Sunday, November 26, 2006
Montreal’s small publishing and artistic community came out in droves to share their wares, and celebrate the groundswell of artistic independence in congregation at Expozine. In the stuffy, packed basement of a church in Mile End – the bustling noise of creative collaboration was eminating off the concrete walls, and you could breathe it in the oxygen-starved air.
An uncountable number of small publishers filled the room, and among the things that I picked up (and looked on longingly – but couldn’t take home either because I came ill-prepared with not enough cash, or the crowd around the table was too big to get through.), were both editions of Matt Forsythe’s ogingogo comic
filled with reflective illustrations and carefully chosen obscurities. Combining a playful technique with asian flavour, the comic is for the thoughtful reader/viewer with a sense of subtle humour. Decidedly un-North American, Matt’s global influences are apparent in his comics.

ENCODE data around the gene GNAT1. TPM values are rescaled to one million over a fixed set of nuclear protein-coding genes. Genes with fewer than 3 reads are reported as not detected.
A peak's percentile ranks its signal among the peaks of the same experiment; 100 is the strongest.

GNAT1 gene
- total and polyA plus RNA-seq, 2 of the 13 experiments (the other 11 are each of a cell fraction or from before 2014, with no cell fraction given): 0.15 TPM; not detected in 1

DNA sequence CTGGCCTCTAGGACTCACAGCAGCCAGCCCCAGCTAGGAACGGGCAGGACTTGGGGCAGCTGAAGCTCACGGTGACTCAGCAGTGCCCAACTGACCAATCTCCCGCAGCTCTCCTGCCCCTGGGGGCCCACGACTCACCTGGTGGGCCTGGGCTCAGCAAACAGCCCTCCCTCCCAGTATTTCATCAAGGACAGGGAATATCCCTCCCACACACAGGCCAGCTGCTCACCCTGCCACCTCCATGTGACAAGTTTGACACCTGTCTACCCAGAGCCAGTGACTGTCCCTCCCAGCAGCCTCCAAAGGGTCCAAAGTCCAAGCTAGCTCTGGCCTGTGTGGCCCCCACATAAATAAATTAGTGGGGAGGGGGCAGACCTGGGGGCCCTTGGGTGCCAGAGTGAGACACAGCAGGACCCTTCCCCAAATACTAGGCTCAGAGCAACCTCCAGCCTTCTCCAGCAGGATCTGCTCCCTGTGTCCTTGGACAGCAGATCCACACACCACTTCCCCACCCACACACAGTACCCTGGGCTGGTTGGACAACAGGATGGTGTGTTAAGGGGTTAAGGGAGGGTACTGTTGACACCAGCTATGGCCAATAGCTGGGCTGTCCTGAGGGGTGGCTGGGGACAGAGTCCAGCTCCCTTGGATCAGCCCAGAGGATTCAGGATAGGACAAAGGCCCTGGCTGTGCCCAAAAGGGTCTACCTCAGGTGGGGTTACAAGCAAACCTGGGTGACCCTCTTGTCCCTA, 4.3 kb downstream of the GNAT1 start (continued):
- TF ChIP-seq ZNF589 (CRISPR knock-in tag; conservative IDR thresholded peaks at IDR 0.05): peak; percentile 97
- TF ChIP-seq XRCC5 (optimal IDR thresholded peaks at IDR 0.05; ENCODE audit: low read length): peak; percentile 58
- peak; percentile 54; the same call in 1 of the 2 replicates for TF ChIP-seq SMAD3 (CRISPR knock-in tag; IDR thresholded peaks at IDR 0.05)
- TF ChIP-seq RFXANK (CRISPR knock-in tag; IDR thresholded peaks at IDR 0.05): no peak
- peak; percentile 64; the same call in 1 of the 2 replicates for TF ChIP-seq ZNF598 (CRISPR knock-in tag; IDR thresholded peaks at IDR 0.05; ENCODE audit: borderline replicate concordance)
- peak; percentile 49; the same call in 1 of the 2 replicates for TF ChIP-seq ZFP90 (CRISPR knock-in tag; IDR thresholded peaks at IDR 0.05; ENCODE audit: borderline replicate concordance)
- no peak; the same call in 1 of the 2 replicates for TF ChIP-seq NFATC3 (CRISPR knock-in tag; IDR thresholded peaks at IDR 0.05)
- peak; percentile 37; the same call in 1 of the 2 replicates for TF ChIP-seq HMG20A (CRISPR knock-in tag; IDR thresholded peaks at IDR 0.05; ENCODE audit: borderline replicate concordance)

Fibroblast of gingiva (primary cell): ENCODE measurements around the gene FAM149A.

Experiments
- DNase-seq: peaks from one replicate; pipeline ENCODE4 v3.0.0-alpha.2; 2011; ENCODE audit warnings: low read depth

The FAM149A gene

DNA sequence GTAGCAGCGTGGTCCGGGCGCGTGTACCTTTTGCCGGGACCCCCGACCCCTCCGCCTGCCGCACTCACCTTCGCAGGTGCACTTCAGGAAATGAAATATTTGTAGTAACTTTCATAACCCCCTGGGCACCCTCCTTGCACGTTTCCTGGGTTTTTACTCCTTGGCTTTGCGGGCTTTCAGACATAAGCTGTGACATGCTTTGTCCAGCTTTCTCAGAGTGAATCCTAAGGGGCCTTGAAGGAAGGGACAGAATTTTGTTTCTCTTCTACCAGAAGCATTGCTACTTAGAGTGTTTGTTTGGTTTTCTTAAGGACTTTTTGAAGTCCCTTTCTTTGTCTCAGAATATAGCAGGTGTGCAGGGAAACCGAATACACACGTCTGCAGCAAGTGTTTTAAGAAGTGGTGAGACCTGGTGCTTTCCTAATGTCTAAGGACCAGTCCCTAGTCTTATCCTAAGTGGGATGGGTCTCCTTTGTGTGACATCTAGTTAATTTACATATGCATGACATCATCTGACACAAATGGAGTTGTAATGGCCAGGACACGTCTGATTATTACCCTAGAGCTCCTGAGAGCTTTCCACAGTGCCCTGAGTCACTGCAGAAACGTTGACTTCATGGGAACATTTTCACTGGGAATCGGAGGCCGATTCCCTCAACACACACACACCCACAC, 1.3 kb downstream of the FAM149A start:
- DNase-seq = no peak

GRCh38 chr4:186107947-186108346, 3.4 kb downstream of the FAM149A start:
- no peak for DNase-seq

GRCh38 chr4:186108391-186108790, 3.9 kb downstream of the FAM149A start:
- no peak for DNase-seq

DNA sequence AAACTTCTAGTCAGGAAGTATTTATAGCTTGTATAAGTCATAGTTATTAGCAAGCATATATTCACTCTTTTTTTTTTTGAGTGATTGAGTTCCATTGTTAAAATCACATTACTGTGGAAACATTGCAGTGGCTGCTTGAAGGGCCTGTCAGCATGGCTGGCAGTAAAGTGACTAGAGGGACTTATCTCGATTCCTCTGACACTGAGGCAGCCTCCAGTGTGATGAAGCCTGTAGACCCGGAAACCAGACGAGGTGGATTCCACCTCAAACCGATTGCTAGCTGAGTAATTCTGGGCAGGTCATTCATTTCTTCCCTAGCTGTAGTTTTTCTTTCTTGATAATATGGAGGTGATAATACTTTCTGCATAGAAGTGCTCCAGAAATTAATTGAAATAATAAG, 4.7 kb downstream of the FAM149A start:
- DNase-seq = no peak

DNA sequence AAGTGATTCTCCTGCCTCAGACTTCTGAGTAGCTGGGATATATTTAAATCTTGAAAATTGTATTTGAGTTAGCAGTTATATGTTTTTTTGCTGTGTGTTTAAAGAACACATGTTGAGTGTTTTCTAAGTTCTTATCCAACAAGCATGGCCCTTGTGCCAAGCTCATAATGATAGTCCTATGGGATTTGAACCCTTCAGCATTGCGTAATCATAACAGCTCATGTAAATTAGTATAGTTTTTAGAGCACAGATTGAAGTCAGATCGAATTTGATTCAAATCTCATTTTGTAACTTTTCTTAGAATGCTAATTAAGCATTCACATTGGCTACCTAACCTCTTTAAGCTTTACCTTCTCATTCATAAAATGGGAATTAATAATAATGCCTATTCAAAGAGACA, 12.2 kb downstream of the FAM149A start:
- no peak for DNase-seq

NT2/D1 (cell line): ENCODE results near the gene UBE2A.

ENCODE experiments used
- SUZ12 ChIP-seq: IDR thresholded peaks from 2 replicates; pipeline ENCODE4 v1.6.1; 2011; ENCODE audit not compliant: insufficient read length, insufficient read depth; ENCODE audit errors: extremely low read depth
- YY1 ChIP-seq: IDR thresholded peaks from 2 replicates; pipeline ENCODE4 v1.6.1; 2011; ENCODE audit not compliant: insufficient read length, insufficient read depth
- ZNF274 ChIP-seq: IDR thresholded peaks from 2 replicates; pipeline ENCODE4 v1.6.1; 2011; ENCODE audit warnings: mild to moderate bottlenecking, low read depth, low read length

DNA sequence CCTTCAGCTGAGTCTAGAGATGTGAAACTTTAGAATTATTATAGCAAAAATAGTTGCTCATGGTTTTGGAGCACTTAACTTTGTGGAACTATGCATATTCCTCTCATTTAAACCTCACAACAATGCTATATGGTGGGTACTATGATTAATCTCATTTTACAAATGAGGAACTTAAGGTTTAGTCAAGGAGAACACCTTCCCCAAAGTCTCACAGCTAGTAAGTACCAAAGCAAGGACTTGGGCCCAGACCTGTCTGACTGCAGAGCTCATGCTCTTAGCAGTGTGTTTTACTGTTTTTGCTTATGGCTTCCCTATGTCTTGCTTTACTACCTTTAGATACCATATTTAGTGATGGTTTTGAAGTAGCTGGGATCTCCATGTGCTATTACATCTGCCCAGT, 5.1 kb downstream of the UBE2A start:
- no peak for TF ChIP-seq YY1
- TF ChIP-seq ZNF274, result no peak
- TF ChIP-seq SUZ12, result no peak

Political bi-monthly, bi-lingual magazine, Siafu were also publicizing their free publications – a collective of Montreal journalists and commentary on specific subjects, such as education, and this month’s reclamation of public space. And, many silk screening and printmaking artists were showing off their very wall-worthy work, for reasonable prices.
All in all, oxygen or not – Expozine is not only a haven of diverse and interesting independent Montreal talent – its was also a great gathering of the creative community, that has been thriving in their resistance to corporatization and are taking control on the making and distribution of our culture.
Here’s a short video of what was going on in the basement.